Spitzer/IRAC View of NGC 2264
Newborn stars, hidden behind thick dust, are revealed in this image of a section of the Christmas Tree Cluster from NASA's Spitzer Space Telescope, as seen by Spitzer's Infrared Array Camera (IRAC). The stars appear to have formed in regularly spaced intervals along linear structures in a configuration that resembles the spokes of a wheel or the pattern of a snowflake. Hence, astronomers have nicknamed this the "Snowflake Cluster."
Star-forming clouds like this one are dynamic and evolving structures. Since the stars trace the straight line pattern of spokes of a wheel, scientists believe that these are newborn stars, or "protostars." At a mere 100,000 years old, these infant structures have yet to "crawl" away from their location of birth. Over time, the natural drifting motions of each star will break this order, and the snowflake design will be no more.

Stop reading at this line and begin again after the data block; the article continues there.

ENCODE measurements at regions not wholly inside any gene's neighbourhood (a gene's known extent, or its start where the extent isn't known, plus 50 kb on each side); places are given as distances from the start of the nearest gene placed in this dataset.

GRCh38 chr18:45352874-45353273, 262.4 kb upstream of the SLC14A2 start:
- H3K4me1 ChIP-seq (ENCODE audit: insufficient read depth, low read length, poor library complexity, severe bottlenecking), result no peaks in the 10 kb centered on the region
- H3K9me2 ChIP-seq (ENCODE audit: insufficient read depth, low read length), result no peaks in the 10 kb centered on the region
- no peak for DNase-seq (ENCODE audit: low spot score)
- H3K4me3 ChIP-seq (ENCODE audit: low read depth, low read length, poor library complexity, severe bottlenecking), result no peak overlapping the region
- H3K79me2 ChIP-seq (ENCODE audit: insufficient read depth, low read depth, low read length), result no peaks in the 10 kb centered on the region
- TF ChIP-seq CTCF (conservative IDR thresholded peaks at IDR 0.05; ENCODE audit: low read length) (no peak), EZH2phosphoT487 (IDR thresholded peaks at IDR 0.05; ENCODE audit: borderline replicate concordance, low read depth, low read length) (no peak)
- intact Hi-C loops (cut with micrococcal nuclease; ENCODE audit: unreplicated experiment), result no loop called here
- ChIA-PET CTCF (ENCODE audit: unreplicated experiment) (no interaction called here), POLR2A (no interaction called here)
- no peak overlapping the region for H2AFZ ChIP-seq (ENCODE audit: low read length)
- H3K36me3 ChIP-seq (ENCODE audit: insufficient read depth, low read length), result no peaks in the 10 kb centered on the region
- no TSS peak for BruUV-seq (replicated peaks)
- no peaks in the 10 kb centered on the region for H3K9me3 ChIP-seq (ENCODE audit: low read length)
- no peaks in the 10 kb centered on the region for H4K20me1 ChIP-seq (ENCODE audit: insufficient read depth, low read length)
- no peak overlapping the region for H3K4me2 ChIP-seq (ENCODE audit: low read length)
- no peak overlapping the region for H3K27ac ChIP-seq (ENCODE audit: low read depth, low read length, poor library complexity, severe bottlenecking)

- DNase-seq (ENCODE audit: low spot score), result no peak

While most of the visible-light stars that give the Christmas Tree Cluster its name and triangular shape do not shine brightly in Spitzer's infrared eyes, all of the stars forming from this dusty cloud are considered part of the cluster.Like a dusty cosmic finger pointing up to the newborn clusters, Spitzer also illuminates the optically dark and dense Cone Nebula, the tip of which can be seen towards the bottom left corner of the image.
IRAC's near and mid-infrared eyes show that the nebula is still actively forming stars. The wisps of red are organic molecules mixed with dust, which has been illuminated by nearby star formation. The IRAC picture is a four-channel, composite, showing emission from wavelengths of 3.6 microns (blue), 4.5 microns (green), 5.8 microns (orange) and 8.0 microns (red).